A planning application entitled “Proposed open yard for parking of heavy vehicles, canopy made of reversible material and construction of boundary walls”, in Xewkija, was initially approved by the MEPA board subject to an express condition stating that “the use being permitted on site shall cease after two (2) years from the publication date of this development permission”.

In other words, the permit was issued on a temporary basis, following which the site would need to be reinstated.

In reaction, the applicant lodged an appeal before the Environment and Planning Tribunal, insisting that the condition is “unreasonable and illogical.” The applicant explained that such condition was “never mentioned during the hearing of the application by the MEPA board.”

In his arguments, the applicant described as “senseless” the decision to construct a canopy, covering an area of 722 sq. mts. at a substantial cost, only to have it dismantled again after two years. The applicant went on to highlight that the approved development would take a minimum of six months to complete – in turn,  the canopy would in effect be used for less than 18 months “because by the end of the two year period the site will have to be “reinstated to its original state”.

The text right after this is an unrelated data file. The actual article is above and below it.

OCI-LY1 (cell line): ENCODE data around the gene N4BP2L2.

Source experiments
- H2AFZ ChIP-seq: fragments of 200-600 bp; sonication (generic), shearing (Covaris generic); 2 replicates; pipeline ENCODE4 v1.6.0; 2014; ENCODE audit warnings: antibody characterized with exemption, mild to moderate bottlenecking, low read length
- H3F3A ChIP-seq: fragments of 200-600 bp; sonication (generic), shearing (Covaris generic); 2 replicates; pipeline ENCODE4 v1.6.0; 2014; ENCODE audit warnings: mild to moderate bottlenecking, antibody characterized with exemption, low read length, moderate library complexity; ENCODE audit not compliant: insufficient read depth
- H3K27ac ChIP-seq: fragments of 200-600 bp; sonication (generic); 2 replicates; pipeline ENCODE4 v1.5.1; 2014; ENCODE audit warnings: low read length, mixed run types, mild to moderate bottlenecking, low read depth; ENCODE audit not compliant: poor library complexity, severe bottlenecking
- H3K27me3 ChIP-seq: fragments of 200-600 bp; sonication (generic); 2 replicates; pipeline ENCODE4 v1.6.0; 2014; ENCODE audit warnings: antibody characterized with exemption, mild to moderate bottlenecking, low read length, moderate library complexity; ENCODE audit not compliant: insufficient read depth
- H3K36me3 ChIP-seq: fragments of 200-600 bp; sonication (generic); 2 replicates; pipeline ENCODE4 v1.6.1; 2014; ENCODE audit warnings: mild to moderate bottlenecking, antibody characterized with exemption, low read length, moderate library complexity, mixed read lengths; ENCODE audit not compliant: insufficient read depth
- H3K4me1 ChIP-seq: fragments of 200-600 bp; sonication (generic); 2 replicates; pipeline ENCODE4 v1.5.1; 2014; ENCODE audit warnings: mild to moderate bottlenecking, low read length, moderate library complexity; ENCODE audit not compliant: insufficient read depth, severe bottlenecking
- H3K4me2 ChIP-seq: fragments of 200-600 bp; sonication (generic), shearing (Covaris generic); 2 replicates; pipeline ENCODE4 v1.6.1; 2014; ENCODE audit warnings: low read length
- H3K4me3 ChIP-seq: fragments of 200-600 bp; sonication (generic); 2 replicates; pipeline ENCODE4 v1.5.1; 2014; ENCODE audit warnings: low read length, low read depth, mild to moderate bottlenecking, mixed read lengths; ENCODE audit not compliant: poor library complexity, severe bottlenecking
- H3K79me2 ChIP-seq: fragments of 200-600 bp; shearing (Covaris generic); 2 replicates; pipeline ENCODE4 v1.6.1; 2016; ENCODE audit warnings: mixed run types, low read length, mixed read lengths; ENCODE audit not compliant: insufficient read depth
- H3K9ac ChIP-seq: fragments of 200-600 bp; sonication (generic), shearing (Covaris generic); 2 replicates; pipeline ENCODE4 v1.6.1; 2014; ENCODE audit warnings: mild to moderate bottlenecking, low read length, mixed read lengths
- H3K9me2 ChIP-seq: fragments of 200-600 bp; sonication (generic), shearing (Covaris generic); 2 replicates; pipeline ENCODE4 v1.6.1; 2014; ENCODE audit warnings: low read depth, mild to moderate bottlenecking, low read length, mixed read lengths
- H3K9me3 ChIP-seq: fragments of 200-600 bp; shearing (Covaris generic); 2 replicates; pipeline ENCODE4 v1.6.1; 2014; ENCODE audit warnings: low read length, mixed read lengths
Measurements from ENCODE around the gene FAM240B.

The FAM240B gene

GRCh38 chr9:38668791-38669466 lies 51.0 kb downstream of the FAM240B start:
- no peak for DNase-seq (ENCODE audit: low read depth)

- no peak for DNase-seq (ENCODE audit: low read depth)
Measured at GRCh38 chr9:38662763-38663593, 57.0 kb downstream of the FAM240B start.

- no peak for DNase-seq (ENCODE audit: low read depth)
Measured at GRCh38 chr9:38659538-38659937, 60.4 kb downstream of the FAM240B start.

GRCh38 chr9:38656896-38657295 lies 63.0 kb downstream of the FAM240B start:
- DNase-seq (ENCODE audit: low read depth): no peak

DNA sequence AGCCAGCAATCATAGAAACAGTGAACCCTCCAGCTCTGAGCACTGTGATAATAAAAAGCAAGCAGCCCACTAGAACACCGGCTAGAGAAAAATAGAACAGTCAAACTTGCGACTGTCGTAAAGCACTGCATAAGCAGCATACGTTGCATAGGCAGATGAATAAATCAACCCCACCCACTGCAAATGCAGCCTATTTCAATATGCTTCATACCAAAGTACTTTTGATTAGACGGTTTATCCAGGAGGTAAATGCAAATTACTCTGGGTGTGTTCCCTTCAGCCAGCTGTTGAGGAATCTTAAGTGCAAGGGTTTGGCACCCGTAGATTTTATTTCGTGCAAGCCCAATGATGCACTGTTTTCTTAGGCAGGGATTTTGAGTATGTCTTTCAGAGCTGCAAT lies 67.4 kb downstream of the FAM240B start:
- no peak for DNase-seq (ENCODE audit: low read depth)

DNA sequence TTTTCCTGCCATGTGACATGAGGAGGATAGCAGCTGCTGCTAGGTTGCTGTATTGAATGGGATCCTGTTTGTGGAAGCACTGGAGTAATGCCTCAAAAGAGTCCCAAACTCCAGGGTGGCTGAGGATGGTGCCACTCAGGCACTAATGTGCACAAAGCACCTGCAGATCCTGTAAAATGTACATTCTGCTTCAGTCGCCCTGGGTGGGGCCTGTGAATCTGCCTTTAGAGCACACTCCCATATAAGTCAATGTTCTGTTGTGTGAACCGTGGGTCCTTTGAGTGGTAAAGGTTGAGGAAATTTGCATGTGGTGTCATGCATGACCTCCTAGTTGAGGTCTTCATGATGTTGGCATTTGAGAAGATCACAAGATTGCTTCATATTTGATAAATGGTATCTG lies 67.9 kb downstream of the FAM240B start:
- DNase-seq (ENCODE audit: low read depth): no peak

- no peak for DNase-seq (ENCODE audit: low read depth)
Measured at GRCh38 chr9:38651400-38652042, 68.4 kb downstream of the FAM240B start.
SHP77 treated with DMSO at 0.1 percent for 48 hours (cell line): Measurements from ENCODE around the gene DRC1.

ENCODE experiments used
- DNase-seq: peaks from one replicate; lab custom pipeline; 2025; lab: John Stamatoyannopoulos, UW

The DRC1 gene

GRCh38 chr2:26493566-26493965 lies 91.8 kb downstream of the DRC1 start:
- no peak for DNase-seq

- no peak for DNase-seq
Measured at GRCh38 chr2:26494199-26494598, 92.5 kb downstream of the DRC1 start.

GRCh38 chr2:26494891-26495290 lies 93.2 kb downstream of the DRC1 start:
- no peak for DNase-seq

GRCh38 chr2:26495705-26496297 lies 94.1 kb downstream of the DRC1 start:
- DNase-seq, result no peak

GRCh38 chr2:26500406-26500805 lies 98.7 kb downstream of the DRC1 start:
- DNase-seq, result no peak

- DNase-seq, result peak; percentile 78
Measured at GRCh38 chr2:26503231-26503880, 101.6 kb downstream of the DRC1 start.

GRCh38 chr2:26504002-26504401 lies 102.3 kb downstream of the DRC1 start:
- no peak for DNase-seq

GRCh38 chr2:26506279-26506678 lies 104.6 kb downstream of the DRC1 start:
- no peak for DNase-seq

As a final point, the applicant made the interesting argument that the Authority made him pay the full fees applicable for a “normal permit”, rather than for a “temporary permit”.

For his part, the case officer maintained that the permit was approved by the MEPA board because the applicant’s architect fully agreed to alter the proposal description as suggested by the board. Indeed, the applicant was aware of MEPA’s intentions since a written communication to that effect was sent prior to the final hearing.

The board had indeed justified the permit on the basis that the proposal was downscaled to ensure reversibility excluding built structures and noted further that the proposed use (namely, an open yard for parking of heavy vehicles) should be allowed until the Authority identifies an adequate site for such uses. In his conclusions, the case officer underlined that the applicant never raised an issue with respect to the fees charged by the Authority.

In its assessment, the tribunal observed that the applicant was indeed informed about the board’s intention to approve a “temporary” permit prior to the final sitting. Nonetheless, the tribunal contended that the permit conditions do not, at least prima facie, reflect the board’s intentions as expressed in the minutes. Indeed, the board had said that a permit should be issued until a policy is in place whereas the permit stipulates that the permit is only valid for two years.

In the circumstances, the Tribunal opined that it would be more reasonable to extend the validity of the permit to five years, which period should commence “from the date of issue of a Compliance Certificate (partial or full whichever is first issued)”.